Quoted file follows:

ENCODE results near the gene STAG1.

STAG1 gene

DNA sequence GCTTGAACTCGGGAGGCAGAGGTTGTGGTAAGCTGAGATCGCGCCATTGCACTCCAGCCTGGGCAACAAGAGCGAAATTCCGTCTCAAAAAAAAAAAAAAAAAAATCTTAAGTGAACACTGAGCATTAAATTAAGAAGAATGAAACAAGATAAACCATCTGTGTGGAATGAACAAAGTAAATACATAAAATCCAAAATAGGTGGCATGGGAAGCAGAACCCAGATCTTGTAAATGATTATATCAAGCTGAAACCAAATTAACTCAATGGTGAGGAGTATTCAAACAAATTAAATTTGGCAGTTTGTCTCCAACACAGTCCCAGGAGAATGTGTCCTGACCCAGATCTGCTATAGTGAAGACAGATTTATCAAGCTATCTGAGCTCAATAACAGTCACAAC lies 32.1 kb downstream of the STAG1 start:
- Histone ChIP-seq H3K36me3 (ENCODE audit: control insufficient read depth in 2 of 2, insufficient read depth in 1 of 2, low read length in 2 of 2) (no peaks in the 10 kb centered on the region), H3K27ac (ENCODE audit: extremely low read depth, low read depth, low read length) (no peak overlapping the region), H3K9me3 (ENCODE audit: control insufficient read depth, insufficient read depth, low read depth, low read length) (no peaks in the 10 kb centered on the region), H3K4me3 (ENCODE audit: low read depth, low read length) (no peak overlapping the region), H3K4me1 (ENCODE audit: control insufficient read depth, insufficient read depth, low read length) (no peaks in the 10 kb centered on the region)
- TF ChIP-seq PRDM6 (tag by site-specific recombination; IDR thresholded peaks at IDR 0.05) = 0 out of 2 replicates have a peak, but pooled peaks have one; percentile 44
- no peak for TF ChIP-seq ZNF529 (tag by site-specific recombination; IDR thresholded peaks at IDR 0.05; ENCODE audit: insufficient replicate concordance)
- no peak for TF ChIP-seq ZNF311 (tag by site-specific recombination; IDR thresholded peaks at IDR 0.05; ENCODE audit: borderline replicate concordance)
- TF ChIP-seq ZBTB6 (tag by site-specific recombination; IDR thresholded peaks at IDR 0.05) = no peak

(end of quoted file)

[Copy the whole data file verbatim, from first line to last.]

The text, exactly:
ENCODE results near the gene STAG1.

STAG1 gene

DNA sequence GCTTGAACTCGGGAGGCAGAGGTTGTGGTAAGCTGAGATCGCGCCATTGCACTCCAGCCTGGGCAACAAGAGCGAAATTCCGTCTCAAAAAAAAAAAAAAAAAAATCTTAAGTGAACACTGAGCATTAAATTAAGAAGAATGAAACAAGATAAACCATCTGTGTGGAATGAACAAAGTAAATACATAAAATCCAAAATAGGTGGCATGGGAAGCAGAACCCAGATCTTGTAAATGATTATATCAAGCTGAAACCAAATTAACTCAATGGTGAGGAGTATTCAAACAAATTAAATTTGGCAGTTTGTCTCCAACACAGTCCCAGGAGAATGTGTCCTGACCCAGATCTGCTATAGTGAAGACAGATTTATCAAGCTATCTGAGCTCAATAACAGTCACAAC lies 32.1 kb downstream of the STAG1 start:
- Histone ChIP-seq H3K36me3 (ENCODE audit: control insufficient read depth in 2 of 2, insufficient read depth in 1 of 2, low read length in 2 of 2) (no peaks in the 10 kb centered on the region), H3K27ac (ENCODE audit: extremely low read depth, low read depth, low read length) (no peak overlapping the region), H3K9me3 (ENCODE audit: control insufficient read depth, insufficient read depth, low read depth, low read length) (no peaks in the 10 kb centered on the region), H3K4me3 (ENCODE audit: low read depth, low read length) (no peak overlapping the region), H3K4me1 (ENCODE audit: control insufficient read depth, insufficient read depth, low read length) (no peaks in the 10 kb centered on the region)
- TF ChIP-seq PRDM6 (tag by site-specific recombination; IDR thresholded peaks at IDR 0.05) = 0 out of 2 replicates have a peak, but pooled peaks have one; percentile 44
- no peak for TF ChIP-seq ZNF529 (tag by site-specific recombination; IDR thresholded peaks at IDR 0.05; ENCODE audit: insufficient replicate concordance)
- no peak for TF ChIP-seq ZNF311 (tag by site-specific recombination; IDR thresholded peaks at IDR 0.05; ENCODE audit: borderline replicate concordance)
- TF ChIP-seq ZBTB6 (tag by site-specific recombination; IDR thresholded peaks at IDR 0.05) = no peak